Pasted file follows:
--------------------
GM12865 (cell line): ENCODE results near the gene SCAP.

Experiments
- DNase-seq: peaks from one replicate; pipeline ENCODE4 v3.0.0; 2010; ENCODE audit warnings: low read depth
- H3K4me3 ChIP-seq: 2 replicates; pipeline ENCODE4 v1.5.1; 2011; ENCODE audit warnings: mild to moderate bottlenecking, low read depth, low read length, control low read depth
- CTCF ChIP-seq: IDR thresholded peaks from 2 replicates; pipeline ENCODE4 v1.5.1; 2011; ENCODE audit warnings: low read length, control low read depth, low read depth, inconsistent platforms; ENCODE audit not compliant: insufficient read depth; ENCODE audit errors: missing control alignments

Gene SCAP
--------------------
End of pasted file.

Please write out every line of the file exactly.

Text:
GM12865 (cell line): ENCODE results near the gene SCAP.

Experiments
- DNase-seq: peaks from one replicate; pipeline ENCODE4 v3.0.0; 2010; ENCODE audit warnings: low read depth
- H3K4me3 ChIP-seq: 2 replicates; pipeline ENCODE4 v1.5.1; 2011; ENCODE audit warnings: mild to moderate bottlenecking, low read depth, low read length, control low read depth
- CTCF ChIP-seq: IDR thresholded peaks from 2 replicates; pipeline ENCODE4 v1.5.1; 2011; ENCODE audit warnings: low read length, control low read depth, low read depth, inconsistent platforms; ENCODE audit not compliant: insufficient read depth; ENCODE audit errors: missing control alignments

Gene SCAP